I’m thinking about how you can visit other times and places on the web, peeking through portals the way you peer through a cutout in the plywood surrounding a construction site. Here are fifteen visits I’ve made lately that I’d recommend.
It was a mistake for Rolling Stone to make a rock star out of a creep.
That doesn’t mean the article that goes with the picture is not good journalism. And don’t we want to know, don’t we have to know, what makes terrorists tick, in order to know how to combat the evil they do? If you don’t feel like patronizing Rolling Stone at the moment to read the piece, if you’re interested in long-form reportage on all kinds of subjects, from a history of the famous indie rock club Maxwell’s to a star 16-year-old pitcher in Japan, go to Longform.org, which reprints new and classic nonfiction from around the web.
Admit it, you want to know the inside story of the Kindle. What brainiacs came up with this gizmo that might mean the end of books as we know and love them? (I actually have a Kindle Fire and don’t find it hasn’t stifled my desire to read print on paper, just saying.)
It sounds almost banal, but I guarantee that when you hook into The Evolution of Love Songs (1904-2007) you will not be able to quit. I’m waiting for part 2, 2008-2013.
Up my alley, and I hope yours, a view of how the lives of American women changed over the 19th century through the art of the time. In particular, life on the farm, complete with Winslow Homerian milkmaids.
There are so many food blogs. I like npr’s the salt.
A view into a different world would include the minds of people who make Lego their personal idiom. They do things like make plastic sushi and other amazing Lego food creations.
I’m interested in the alternate lives of feral children, especially since my next novel Savage Girl describes all the trouble one can get into in Gilded Age New York. Like how do you participate in a refined dinner party when you’re accustomed to tearing meat apart with your fingers? Every now and then a contemporary wild child surfaces with an interesting story. You can read about Marina Chapman, a British housewife who claims she was raised by monkeys in Colombia.
Want to know about neolithic cooking? The Rambling Epicure tells you, and it starts with “one bucket wild spinach leaves.” The excellent food site gives you a recipe from Jane Le Besque’s cookbook, Un Soufflé de Pollen: Livre de Cuisine et de Peinture. A painter, Le Besque lives in the Pays de Gex in the foothills of the Jura mountains, and this is her “artistic vision” of primitive cuisine.
See how other people connect — passionately — with the past. Reenactors get their due with 36 photos from around the world.
Here, actors and actresses from Iere Theatre Productions play the roles of indentured East Indian laborers and British constabulary police during a reenactment of the first arrival of East Indians to Trinidad and Tobago, on Nelson Island in the Gulf of Paria off the west coast of Trinidad.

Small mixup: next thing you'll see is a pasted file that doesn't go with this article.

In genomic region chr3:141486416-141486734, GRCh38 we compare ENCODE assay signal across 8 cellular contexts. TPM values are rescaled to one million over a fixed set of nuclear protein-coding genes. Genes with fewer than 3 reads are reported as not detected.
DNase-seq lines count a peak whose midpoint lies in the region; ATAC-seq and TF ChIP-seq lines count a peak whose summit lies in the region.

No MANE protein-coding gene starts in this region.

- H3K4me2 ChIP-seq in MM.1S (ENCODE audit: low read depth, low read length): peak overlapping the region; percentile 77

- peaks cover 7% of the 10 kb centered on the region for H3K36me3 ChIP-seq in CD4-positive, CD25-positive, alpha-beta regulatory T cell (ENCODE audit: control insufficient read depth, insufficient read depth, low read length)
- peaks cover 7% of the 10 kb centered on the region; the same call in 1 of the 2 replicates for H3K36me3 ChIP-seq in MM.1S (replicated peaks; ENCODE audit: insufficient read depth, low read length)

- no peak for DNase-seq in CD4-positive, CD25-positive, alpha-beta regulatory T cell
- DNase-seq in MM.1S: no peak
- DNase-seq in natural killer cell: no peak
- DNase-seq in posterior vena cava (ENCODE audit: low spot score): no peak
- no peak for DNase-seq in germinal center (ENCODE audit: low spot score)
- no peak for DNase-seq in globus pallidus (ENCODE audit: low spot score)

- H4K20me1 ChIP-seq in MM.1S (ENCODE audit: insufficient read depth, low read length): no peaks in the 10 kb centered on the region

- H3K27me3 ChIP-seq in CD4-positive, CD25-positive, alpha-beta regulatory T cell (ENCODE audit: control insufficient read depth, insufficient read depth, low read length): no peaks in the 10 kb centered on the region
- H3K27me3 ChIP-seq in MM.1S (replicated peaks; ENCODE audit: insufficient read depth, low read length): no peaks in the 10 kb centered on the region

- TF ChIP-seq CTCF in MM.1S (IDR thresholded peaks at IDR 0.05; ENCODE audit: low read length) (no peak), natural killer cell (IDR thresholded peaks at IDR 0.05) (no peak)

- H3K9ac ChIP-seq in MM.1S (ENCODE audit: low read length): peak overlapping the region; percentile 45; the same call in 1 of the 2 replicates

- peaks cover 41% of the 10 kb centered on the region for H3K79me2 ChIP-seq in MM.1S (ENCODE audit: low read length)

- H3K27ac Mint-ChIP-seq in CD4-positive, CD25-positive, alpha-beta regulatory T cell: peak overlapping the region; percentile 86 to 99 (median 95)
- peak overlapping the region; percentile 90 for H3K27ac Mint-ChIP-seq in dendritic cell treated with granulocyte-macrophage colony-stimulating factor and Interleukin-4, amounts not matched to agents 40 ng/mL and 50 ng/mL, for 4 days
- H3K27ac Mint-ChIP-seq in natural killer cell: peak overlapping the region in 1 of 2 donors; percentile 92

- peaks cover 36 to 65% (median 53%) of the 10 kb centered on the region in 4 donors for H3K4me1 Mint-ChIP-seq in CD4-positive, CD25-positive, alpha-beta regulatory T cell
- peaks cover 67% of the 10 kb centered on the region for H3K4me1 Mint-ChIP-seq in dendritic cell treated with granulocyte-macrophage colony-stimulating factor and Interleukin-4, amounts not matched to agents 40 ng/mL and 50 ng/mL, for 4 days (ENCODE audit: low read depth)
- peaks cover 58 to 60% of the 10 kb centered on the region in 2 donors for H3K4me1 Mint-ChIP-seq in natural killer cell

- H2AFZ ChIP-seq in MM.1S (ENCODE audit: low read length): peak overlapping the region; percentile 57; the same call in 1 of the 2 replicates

It’s not all about Gettsyburg, clearly.
These children are taking part in a mock military parade at an amusement park in Pyongyang to mark International Children’s Day, in this photo taken on June 1, 2013.
Okay, the squeamish should not tune in to “7 Bio-Artists Who Are Transforming the Fabric of Life Itself” at the site io9.
It’s about how some provocative artists today deal with biotechnology. Working with scientists and engineers, these geniuses transform living tissue and even their own bodies into works of art. For example, Brazilian-American “transgenic artist” Eduardo Kac took a rabbit and implanted it with a Green Fluorescent Protein (GFP) found in jellyfish. When placed under a blue light, the rabbit glows an otherworldly hue.
On the lighter side, see the longest domino chain in the world made of books: 2,131 of them.
My dog is named a very modern Oliver. He looks exactly like his name.
Medievalists.net has a well-researched piece on ancient pet names, such as dogs called Sturdy, Whitefoot, Hardy, Jakke, Bo and Terri, and a cat in England named Gyb – the short form of of Gilbert – or one named Mite, who prowled around Beaulieu Abbey in the 13th century, or Belaud, a grey cat belonging to Joachim du Bellay in the 16th century. Isabella d’Este owned a cat named Martino. I bet nobody died their animals green.
Buzzfeed has 16 noble photos of women writers at work, including a great one of Anne Sexton immersed in her craft.
From MessyNessyChic.com, the story of an artist whose work was discovered in the trash 50 years after his death.
This grouchy butcher by trade, an immigrant named Charles Dellschau, had secretly been busy assembling thousands of intricate drawings of flying machines, sewn together in homemade notebooks with shoelaces.
And for anyone who didn’t catch this when it went big on the web, Dustin Hoffman showed us his softer side in reminiscing about Tootsie and what playing a woman meant to him. The interview is a window into the psyche of someone whose brilliant work opened a window into a psyche we were lucky to see.